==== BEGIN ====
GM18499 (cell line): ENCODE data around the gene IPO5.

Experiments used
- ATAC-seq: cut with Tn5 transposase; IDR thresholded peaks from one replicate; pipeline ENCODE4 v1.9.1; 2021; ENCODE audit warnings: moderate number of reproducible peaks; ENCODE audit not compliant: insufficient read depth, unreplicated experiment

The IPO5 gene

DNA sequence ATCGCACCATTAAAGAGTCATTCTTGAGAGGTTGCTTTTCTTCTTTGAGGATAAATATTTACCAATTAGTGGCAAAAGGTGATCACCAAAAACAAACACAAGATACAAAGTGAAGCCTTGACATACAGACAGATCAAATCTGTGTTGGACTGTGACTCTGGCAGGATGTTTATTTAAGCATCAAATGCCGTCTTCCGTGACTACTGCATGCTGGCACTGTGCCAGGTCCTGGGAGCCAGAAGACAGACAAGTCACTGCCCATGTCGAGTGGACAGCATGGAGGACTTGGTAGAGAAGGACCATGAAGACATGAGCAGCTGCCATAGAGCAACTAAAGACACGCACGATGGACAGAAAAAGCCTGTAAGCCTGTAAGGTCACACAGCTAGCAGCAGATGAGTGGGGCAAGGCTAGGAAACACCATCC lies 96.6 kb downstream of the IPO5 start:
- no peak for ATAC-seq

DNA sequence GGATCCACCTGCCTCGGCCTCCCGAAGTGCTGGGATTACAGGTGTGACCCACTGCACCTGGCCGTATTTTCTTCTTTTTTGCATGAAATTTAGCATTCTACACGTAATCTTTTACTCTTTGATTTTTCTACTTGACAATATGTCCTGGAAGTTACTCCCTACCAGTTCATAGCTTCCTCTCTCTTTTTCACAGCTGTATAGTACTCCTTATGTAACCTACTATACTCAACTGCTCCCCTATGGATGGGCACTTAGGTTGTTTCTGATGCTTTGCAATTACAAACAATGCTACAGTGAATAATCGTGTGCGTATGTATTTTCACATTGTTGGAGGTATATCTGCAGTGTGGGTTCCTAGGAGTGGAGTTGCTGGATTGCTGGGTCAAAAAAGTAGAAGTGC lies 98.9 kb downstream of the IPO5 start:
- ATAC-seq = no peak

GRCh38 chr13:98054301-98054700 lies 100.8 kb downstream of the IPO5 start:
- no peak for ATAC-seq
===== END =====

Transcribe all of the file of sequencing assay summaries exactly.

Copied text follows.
GM18499 (cell line): ENCODE data around the gene IPO5.

Experiments used
- ATAC-seq: cut with Tn5 transposase; IDR thresholded peaks from one replicate; pipeline ENCODE4 v1.9.1; 2021; ENCODE audit warnings: moderate number of reproducible peaks; ENCODE audit not compliant: insufficient read depth, unreplicated experiment

The IPO5 gene

DNA sequence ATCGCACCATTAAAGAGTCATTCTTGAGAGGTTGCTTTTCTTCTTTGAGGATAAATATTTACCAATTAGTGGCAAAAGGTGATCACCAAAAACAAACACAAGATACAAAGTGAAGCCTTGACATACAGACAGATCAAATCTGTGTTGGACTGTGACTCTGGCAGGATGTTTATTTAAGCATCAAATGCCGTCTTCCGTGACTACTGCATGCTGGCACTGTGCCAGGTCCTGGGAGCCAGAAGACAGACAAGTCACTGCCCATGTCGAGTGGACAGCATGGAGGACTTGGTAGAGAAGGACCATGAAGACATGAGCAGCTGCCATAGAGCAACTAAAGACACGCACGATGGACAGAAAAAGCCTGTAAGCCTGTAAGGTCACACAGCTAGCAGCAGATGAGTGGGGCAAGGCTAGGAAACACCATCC lies 96.6 kb downstream of the IPO5 start:
- no peak for ATAC-seq

DNA sequence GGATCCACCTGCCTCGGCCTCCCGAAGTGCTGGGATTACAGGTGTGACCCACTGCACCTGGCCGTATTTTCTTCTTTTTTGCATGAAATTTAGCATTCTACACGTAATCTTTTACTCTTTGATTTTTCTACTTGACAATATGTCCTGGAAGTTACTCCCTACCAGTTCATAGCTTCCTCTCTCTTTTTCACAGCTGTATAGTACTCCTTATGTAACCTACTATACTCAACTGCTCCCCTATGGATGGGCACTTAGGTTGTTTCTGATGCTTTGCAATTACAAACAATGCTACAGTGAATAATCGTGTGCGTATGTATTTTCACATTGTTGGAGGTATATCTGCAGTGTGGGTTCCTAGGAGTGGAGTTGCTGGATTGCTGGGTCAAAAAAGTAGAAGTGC lies 98.9 kb downstream of the IPO5 start:
- ATAC-seq = no peak

GRCh38 chr13:98054301-98054700 lies 100.8 kb downstream of the IPO5 start:
- no peak for ATAC-seq